Dylan dropped into the padded leather chair opposite, nodding to Zach’s drink. “Well, at least you waited until five.”

“I’m lucky I made it past noon.” How could one woman be so frustrating? Her renovation plans went way beyond repairing her reputation. What she was planning to do to his building was just plain punitive.

Dylan signaled a waiter.

“I talked to a couple dozen more people today,” said Zach. “Nothing’s changed. I can get her an entry-level job, easy. But nothing that comes close to the opportunity she has at Harper Transportation.”

The waiter quickly took Dylan’s order and left.

Dylan shrugged in capitulation. “So, give it up. Let her go for it. You’ll have a weird, incredibly expensive building. And you’ll live with it.”

“She’s adding three stories,” Zach reminded Dylan. “Knocking out nearly five floors for the lobby. Did you see the marble pillars? The saltwater fish tank?”

Dylan gave a shrug. “I thought they were a nice touch.”

“I bailed out Sadie’s charity today.”


“Some jackass embezzled ten million dollars. My cash flow just tanked completely. So, tell me, Dylan, do I sell off a ship or slow down repairs?”

Dylan’s expression and tone immediately turned serious. “You need a loan?”

“No.” Zach gave a firm shake of his head. “More debt is not the answer.”

“Another partner? You want to sell me some shares?”

“And be a minor partner in my own company? I don’t think so. Anyway, I’m not mixing business with friendship.” Zach appreciated the offer. But this problem was his to solve.

“Fair enough,” Dylan agreed. “What are your options?”

“Nothing.” Zach took a drink. He needed Kaitlin to scale back on the renovation. Short of that, his options were very limited.

Selling a ship was a stupid idea. So was slowing down repairs. He’d need the entire fleet up and running so they could capitalize on any rise in demand. A company the size of Harper Transportation had to have serious cash flow to keep going. More ships, more cash flow. Fewer ships would result in a downward spiral that could prove fatal.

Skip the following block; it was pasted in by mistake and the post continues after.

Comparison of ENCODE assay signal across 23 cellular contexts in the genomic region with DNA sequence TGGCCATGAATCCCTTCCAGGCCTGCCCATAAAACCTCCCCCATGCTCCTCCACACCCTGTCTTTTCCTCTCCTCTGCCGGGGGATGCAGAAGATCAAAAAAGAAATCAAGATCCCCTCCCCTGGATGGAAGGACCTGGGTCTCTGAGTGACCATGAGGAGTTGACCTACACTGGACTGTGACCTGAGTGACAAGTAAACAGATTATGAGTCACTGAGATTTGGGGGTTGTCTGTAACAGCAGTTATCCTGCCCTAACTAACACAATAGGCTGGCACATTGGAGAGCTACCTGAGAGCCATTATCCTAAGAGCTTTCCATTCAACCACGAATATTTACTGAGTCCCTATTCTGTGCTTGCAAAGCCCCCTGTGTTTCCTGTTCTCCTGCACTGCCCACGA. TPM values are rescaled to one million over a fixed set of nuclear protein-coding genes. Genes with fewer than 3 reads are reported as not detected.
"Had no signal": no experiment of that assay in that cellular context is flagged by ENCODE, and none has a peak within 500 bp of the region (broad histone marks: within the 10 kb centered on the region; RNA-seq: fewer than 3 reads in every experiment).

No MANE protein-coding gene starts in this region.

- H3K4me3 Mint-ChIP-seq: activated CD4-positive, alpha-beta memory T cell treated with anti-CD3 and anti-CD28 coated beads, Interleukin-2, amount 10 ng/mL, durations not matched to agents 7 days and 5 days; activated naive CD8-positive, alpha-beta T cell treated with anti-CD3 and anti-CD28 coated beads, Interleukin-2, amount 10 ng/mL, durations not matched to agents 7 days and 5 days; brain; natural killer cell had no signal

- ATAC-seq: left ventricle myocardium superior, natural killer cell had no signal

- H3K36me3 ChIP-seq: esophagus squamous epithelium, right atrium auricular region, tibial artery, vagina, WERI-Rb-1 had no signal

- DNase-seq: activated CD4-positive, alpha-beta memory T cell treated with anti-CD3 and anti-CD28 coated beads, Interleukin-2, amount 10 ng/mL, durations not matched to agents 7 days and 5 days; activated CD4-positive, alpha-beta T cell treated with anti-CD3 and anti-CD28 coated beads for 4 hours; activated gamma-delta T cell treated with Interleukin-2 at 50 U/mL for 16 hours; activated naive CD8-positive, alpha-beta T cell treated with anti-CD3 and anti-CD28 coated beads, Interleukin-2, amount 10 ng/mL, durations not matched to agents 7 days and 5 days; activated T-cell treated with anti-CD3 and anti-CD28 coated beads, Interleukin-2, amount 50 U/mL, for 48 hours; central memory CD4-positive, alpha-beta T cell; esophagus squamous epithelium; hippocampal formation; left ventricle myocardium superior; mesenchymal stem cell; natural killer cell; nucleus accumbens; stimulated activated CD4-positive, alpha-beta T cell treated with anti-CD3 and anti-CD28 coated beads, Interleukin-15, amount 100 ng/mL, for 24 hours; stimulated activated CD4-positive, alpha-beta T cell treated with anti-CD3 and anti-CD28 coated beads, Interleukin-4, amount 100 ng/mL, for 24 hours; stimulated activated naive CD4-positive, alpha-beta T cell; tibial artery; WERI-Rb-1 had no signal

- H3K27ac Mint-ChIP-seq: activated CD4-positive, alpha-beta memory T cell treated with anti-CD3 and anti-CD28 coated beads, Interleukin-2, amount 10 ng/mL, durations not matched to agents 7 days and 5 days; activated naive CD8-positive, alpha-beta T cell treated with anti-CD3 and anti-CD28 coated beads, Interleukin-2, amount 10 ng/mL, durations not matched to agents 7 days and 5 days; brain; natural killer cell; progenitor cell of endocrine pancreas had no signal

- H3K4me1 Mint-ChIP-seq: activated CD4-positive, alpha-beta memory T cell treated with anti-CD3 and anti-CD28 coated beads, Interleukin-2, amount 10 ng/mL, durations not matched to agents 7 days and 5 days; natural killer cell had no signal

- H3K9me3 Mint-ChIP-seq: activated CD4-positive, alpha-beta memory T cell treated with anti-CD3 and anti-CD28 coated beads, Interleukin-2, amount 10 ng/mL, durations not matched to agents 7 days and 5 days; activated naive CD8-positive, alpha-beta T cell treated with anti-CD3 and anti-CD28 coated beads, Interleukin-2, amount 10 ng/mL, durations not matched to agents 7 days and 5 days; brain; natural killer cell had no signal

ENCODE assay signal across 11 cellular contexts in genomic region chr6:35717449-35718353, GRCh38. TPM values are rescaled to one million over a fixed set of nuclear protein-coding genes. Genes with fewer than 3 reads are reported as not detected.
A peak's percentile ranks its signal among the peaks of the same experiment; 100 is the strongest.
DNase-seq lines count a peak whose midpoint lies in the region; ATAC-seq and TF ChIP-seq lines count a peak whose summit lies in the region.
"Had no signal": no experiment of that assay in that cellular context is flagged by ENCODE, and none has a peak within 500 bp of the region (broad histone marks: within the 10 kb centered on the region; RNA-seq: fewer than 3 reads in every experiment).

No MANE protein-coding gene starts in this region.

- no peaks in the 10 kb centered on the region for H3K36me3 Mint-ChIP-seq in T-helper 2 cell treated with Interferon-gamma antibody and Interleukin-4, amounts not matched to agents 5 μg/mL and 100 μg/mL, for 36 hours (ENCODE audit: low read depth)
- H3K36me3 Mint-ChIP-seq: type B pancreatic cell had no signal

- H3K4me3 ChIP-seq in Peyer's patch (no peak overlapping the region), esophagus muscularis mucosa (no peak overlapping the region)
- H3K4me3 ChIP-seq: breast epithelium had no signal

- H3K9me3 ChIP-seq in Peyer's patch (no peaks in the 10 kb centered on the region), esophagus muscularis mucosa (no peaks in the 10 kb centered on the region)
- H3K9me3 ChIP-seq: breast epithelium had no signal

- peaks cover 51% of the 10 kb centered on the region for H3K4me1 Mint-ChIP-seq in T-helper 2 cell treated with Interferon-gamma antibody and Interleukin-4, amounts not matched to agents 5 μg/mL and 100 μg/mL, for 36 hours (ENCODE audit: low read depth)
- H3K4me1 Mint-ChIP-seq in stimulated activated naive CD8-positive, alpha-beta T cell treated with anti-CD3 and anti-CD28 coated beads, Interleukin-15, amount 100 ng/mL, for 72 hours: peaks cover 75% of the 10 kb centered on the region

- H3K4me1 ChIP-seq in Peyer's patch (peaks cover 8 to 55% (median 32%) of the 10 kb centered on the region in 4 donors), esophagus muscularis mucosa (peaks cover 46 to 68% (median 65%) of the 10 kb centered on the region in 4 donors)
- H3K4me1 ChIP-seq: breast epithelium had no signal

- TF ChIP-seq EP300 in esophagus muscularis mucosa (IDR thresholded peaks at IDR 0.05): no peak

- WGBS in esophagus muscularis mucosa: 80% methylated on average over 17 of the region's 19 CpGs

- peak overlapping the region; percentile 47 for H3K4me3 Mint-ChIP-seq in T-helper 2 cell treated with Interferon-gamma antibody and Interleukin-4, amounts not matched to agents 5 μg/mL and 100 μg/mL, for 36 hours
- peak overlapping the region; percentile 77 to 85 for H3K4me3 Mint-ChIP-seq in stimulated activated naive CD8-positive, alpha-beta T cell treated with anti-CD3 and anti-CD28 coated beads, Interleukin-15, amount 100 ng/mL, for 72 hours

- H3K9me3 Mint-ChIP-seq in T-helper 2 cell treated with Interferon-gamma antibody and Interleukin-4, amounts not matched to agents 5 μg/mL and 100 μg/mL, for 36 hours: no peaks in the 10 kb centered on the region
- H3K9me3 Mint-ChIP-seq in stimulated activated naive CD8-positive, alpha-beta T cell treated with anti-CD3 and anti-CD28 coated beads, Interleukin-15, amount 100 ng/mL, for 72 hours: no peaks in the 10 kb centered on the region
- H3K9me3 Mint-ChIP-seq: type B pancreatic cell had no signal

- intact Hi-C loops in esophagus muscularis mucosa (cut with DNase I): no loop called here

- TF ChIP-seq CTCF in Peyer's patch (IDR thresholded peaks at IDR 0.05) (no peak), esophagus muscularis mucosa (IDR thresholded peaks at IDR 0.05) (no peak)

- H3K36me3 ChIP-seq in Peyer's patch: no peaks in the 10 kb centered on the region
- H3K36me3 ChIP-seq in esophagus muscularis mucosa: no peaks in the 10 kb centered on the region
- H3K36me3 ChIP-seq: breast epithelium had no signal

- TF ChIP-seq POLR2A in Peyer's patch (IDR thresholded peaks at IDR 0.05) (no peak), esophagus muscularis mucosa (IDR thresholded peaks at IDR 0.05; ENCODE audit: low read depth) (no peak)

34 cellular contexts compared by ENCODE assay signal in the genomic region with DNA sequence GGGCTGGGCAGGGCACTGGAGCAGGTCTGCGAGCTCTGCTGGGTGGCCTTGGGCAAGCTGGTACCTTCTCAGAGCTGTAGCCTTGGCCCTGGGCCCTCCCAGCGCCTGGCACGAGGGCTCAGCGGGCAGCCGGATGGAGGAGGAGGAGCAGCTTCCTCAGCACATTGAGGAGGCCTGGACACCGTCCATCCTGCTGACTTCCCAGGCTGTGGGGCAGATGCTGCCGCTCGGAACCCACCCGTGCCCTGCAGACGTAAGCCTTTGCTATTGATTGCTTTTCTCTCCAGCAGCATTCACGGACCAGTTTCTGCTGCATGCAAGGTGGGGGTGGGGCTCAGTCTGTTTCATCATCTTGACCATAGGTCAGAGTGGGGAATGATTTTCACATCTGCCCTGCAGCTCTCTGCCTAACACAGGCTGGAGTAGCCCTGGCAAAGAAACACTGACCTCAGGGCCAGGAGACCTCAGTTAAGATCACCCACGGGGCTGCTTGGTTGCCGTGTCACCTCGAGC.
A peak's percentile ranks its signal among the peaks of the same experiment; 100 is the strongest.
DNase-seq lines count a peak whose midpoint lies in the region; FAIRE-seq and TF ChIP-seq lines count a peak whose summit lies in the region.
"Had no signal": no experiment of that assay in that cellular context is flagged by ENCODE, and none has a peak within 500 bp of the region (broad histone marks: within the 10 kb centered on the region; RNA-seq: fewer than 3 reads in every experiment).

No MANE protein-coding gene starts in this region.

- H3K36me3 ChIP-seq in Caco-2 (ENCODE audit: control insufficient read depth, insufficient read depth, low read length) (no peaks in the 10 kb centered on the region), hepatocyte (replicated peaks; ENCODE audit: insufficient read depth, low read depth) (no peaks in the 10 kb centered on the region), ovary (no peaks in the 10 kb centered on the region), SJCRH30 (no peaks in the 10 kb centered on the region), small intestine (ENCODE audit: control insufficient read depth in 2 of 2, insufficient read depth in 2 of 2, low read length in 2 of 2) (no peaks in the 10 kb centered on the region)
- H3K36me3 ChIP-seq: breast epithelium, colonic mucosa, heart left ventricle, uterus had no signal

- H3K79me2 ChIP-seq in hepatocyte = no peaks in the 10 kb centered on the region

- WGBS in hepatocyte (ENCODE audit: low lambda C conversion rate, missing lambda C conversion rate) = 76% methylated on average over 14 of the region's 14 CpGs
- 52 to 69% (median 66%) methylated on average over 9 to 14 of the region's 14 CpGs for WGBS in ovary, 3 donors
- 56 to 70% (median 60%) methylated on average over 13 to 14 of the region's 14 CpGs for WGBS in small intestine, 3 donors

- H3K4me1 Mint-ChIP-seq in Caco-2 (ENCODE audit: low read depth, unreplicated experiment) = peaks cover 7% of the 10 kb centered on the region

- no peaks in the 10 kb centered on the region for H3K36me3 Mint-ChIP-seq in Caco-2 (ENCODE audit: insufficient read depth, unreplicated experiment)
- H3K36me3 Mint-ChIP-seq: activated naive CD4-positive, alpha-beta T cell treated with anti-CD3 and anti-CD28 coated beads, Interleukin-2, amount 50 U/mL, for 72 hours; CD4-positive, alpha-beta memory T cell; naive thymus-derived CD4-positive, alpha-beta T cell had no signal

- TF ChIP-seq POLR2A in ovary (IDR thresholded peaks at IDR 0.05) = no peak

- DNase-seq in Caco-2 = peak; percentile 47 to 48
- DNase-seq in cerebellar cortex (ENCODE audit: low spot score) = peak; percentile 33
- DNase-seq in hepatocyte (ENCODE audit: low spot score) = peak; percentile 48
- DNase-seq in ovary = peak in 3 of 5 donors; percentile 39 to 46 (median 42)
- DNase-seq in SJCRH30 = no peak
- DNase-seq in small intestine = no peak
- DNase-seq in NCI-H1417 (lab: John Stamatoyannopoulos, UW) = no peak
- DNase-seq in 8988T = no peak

“Always the optimist,” said Dylan, accepting his own glass of Glenlivet from the waiter.

Zach tossed back a swallow. “Kaitlin is going to bankrupt me, and there’s absolutely nothing I can do to stop her.”

Dylan’s voice went serious again. “What exactly do you need her to do?”

Zach spun the glass again. “Come to her senses.”

“Zach. Seriously. Quit wallowing in self-pity.”

Zach took a bracing breath. “Okay. Right. I need her to scale back. Build me a reasonable quality, standard office building. No marble pillars. No fountains. No palm trees. And no mahogany arch. And especially no two-thousand-gallon saltwater aquarium.”

Dylan thought about it for a moment. “So, make her want to do just that.”

“How?” Zach demanded. “I’ve tried everything from bribery to reason. It’s like trying to use a rowboat to turn the Queen Mary around.”

Dylan was quiet for a few more minutes. Zach tried to focus his thoughts. He tried to get past the emotions clouding his brain and think rationally. But it didn’t seem to be working.

“What about Sadie?” asked Dylan.

“What about her?” Zach didn’t follow.

“Sadie left Kaitlin the company.”

“And?” How was that a plus in Zach’s present circumstances?

“And Kaitlin would have to be downright callous not to care about what Sadie would want.”

“You think I should convince Kaitlin to respect Sadie’s wishes?” That would be an awful lot easier if Sadie had actually left wishes. But her only wish seemed to be for Zach’s wife to control him.

Dylan lifted his glass in a toast, ice cube clinking against the crystal. “That’s exactly what I think you should do.”

“What wishes? Where wishes? Sadie left no wishes, Dylan.”

“Would she want a flashy, avant-garde showpiece?”

“Of course not.” Zach’s grandmother Sadie was all about heritage and tradition. She had been the guardian of the Harper family history Zach’s entire life, and she had an abiding respect for everyone that went before her.

“Then help Kaitlin learn that,” Dylan suggested.

Zach couldn’t see that happening. “She’s already accused me of emotionally manipulating her.”

“Did you?”

“No.” Zach paused. “Well, I made a couple of passes at her. But it wasn’t manipulation. It was plain old lust.”

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